The statistics are staggering. Winged Migration, a French documentary about birds in flight, took four years to make. It employed, as it proceeded, a total crew of four hundred fifty. It was shot in a global variety of places-or over them, rather-to capture the four principal migration routes: those used by North American birds, European and Asian birds, Asian birds, and Southeast Asian birds. Needed for the cinematography were gliders and model gliders, helicopters and model ones, light motorized aircraft, and balloons.
Assassination Tango (United Artists) That Girl from Paris (Films Philos) Has Robert Duvall gone out of his professional mind? The worry seems legitimate, especially for an admirer, after Assassination Tango. Ever since I first saw him, in an Off-Broadway production of Miller's A View From the Bridge in 1965, Duvall has seemed to me one of the few American actors in both theater and film who needed only to decide to be great in order to reach classical greatness.
Reviewing About Schmidt in January, I mentioned that I had not read the Louis Begley novel from which the screenplay was tenuously derived. Several people have written to say that, though they liked the film and they had read Begley's approval of it, I ought to read the book. I'm thinking it over. The correspondents' friendly suggestion is, of course, a return to the perennial question of adaptation, the degree of responsibility of a later work to its source. Every such discussion is a matter of instances, not of precepts. Who cares if an unimportant novel is altered for screen use?
Possibly excepting the Germans, French film-makers have always been the ones most intent on using the medium impossibly—to address ideas as ideas, through an art that is otherwise designed. Hundreds of films around the world have carried intellectual weight and worth, but usually those films are dramas or comedies whose characters happen to be intellectually fraught.
The third time was the charm. Well, if not charm exactly, at least some justification. The Bourne Identity (Universal) was the third film about the CIA--after The Sum of All Fears and Bad Company--that I had seen in three weeks, and it was the first to afford some entertainment. Adapted by Tony Gilroy and William Blake Herron from a twenty-year-old Robert Ludlum novel, it has a setup that tickles some interest in the eventual payoff (workaday terms, but applicable).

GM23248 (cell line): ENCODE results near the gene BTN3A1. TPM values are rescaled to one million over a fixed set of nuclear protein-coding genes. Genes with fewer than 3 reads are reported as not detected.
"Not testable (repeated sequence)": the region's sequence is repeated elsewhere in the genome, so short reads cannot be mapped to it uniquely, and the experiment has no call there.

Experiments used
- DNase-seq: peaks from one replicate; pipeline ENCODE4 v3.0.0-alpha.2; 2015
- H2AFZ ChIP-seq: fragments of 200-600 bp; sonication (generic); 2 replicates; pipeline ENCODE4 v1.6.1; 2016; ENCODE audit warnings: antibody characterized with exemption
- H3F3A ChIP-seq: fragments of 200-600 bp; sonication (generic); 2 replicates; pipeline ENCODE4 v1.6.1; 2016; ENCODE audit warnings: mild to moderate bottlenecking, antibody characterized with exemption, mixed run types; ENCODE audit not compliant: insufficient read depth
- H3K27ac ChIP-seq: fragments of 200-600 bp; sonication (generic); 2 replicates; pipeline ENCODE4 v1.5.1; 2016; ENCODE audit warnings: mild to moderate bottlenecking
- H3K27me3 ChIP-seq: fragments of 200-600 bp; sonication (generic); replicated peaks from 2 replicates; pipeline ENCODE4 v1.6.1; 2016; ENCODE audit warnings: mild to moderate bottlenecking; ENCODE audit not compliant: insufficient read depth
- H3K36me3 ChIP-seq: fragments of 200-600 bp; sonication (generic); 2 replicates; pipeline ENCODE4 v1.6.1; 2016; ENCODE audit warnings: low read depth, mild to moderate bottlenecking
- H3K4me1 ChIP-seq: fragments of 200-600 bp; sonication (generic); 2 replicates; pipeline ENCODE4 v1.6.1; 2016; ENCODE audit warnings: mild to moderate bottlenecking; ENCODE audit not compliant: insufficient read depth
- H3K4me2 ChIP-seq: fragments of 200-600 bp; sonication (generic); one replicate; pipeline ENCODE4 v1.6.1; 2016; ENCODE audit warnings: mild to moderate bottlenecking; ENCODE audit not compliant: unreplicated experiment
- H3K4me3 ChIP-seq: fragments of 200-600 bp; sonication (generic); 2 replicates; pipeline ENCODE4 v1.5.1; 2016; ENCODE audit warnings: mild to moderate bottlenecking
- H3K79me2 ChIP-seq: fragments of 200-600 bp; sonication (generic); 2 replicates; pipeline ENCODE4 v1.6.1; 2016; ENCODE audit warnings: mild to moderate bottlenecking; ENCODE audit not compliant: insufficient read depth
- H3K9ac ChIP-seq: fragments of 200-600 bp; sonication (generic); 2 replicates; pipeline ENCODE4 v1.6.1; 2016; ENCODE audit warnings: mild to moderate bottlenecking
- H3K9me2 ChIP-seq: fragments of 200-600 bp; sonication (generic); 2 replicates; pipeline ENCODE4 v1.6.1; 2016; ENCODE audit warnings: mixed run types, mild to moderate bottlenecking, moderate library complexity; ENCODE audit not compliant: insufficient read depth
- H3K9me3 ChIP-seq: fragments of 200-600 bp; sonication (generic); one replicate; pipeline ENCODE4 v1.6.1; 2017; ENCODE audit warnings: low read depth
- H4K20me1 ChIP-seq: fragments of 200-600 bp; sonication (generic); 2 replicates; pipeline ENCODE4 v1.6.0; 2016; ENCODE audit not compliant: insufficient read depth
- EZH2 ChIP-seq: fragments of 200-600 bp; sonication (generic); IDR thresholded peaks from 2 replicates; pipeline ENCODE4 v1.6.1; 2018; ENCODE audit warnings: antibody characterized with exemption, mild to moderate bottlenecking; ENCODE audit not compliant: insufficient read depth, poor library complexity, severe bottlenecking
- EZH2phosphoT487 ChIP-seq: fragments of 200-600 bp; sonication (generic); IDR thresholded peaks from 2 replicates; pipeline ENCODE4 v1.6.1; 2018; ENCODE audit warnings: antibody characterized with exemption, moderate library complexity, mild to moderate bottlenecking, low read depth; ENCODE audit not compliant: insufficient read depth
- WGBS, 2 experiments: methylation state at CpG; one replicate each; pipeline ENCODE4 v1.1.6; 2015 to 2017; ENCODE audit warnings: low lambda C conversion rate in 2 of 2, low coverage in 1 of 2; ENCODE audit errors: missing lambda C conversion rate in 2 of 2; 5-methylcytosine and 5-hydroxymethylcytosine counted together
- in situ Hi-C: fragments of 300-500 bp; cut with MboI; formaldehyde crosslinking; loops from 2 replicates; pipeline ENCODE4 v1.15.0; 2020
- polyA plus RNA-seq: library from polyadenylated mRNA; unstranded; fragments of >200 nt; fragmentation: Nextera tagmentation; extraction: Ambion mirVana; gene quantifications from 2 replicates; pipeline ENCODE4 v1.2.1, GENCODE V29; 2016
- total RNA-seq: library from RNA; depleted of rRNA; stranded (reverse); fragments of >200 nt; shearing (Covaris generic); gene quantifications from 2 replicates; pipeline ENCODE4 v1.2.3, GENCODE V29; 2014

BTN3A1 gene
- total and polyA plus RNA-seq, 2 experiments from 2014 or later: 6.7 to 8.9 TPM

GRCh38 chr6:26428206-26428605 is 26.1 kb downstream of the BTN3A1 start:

In the August 9, 1922 issue of this magazine, Frances Taylor Patterson wrote: "In a day of emotional and artistic deliquescence on the screen, a picture with the fresh strength and pictorial promise of Nanook of the North is in the nature of Revelation." The screen has recurrently deliquesced since then, and once again comes a film from the north to remind us of that fact by its revelation of strength. Robert J.
It’s back. Not that it is ever absent for long, but the present instance is particularly irritating. Here again is the oxymoron—the picture that combines strong execution and a poor screenplay. In this case the screenplay is not merely poor, it is dreadful, but it is more ostentatiously so because the other components are so fine. Harrison’s Flowers (Universal Focus) is a French-financed venture with a French director and with American and British actors in the principal roles.
The Italian film-maker Nanni Moretti has had a schismatic career. Almost unknown in America, he is a critical and public darling in Europe, a winner of festival prizes. Because he writes and directs and stars in his films and because his roles are generally quiet and thoughtful, and sometimes thoughtfully comic, he has been compared to Woody Allen. (No physical resemblance: Moretti is tall, slim, bearded, good-looking.) This is to compare George Gershwin with Stephen Sondheim simply because each wrote smart songs about contemporary life.
In his short story "Killings," as in others of his stories, Andre Dubus looks down on his characters like a fairly friendly god, comprehending mortals' troubles with just slight amusement. Dubus, as god, has a uniquely blended view from above, understanding but cool.
Early in 1951 I visited Arthur Miller in Brooklyn Heights. I was then an editor at Bantam Books, which had just bought the paperback rights of Death of a Salesman from Viking, the publishers of the hardbound edition. The head of Bantam adored the play but felt that, for the reader of paperbacks, there ought to be more descriptive and connective material to make the characters more vivid and to clarify the time transitions. He knew that I'd had some theater experience, so he delegated me to go out to Brooklyn and ask Miller to make additions to his play. "Thanks," I said with maximum wryness. T